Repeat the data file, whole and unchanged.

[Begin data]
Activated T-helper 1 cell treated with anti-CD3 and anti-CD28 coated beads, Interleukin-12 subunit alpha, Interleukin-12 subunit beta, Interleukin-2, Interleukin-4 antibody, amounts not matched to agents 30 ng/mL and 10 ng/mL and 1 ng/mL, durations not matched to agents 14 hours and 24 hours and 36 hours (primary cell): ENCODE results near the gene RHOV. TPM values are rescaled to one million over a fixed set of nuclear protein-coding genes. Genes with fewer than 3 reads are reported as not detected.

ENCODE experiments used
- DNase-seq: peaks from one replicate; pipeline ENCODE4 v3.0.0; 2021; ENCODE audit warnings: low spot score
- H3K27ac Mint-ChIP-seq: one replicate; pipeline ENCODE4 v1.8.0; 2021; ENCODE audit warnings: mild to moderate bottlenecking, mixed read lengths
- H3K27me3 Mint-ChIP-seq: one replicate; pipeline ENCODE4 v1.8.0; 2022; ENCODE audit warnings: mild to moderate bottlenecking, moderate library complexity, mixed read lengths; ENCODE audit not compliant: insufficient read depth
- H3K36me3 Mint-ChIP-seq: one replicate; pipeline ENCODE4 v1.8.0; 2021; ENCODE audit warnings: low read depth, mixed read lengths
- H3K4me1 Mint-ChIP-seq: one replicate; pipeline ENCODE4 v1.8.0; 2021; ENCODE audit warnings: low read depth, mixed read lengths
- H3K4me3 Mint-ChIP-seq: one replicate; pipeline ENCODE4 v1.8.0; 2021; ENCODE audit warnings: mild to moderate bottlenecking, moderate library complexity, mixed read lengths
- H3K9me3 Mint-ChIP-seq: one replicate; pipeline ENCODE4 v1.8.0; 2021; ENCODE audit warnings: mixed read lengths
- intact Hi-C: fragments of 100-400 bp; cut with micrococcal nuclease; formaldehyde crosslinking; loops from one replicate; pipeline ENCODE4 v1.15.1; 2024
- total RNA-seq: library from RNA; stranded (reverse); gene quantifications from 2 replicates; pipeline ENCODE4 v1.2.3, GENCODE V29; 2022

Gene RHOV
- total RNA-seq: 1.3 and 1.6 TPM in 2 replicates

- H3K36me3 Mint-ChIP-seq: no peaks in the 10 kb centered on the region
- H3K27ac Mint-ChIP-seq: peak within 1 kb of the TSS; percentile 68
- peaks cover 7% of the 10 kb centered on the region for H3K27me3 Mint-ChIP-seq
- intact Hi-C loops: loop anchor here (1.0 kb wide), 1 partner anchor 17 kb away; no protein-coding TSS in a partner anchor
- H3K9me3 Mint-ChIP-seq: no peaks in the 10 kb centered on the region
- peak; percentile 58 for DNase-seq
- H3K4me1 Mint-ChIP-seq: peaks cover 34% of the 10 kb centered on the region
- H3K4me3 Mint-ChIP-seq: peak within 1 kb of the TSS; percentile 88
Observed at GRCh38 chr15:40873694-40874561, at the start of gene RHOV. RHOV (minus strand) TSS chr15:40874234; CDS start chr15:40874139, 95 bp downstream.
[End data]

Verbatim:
Activated T-helper 1 cell treated with anti-CD3 and anti-CD28 coated beads, Interleukin-12 subunit alpha, Interleukin-12 subunit beta, Interleukin-2, Interleukin-4 antibody, amounts not matched to agents 30 ng/mL and 10 ng/mL and 1 ng/mL, durations not matched to agents 14 hours and 24 hours and 36 hours (primary cell): ENCODE results near the gene RHOV. TPM values are rescaled to one million over a fixed set of nuclear protein-coding genes. Genes with fewer than 3 reads are reported as not detected.

ENCODE experiments used
- DNase-seq: peaks from one replicate; pipeline ENCODE4 v3.0.0; 2021; ENCODE audit warnings: low spot score
- H3K27ac Mint-ChIP-seq: one replicate; pipeline ENCODE4 v1.8.0; 2021; ENCODE audit warnings: mild to moderate bottlenecking, mixed read lengths
- H3K27me3 Mint-ChIP-seq: one replicate; pipeline ENCODE4 v1.8.0; 2022; ENCODE audit warnings: mild to moderate bottlenecking, moderate library complexity, mixed read lengths; ENCODE audit not compliant: insufficient read depth
- H3K36me3 Mint-ChIP-seq: one replicate; pipeline ENCODE4 v1.8.0; 2021; ENCODE audit warnings: low read depth, mixed read lengths
- H3K4me1 Mint-ChIP-seq: one replicate; pipeline ENCODE4 v1.8.0; 2021; ENCODE audit warnings: low read depth, mixed read lengths
- H3K4me3 Mint-ChIP-seq: one replicate; pipeline ENCODE4 v1.8.0; 2021; ENCODE audit warnings: mild to moderate bottlenecking, moderate library complexity, mixed read lengths
- H3K9me3 Mint-ChIP-seq: one replicate; pipeline ENCODE4 v1.8.0; 2021; ENCODE audit warnings: mixed read lengths
- intact Hi-C: fragments of 100-400 bp; cut with micrococcal nuclease; formaldehyde crosslinking; loops from one replicate; pipeline ENCODE4 v1.15.1; 2024
- total RNA-seq: library from RNA; stranded (reverse); gene quantifications from 2 replicates; pipeline ENCODE4 v1.2.3, GENCODE V29; 2022

Gene RHOV
- total RNA-seq: 1.3 and 1.6 TPM in 2 replicates

- H3K36me3 Mint-ChIP-seq: no peaks in the 10 kb centered on the region
- H3K27ac Mint-ChIP-seq: peak within 1 kb of the TSS; percentile 68
- peaks cover 7% of the 10 kb centered on the region for H3K27me3 Mint-ChIP-seq
- intact Hi-C loops: loop anchor here (1.0 kb wide), 1 partner anchor 17 kb away; no protein-coding TSS in a partner anchor
- H3K9me3 Mint-ChIP-seq: no peaks in the 10 kb centered on the region
- peak; percentile 58 for DNase-seq
- H3K4me1 Mint-ChIP-seq: peaks cover 34% of the 10 kb centered on the region
- H3K4me3 Mint-ChIP-seq: peak within 1 kb of the TSS; percentile 88
Observed at GRCh38 chr15:40873694-40874561, at the start of gene RHOV. RHOV (minus strand) TSS chr15:40874234; CDS start chr15:40874139, 95 bp downstream.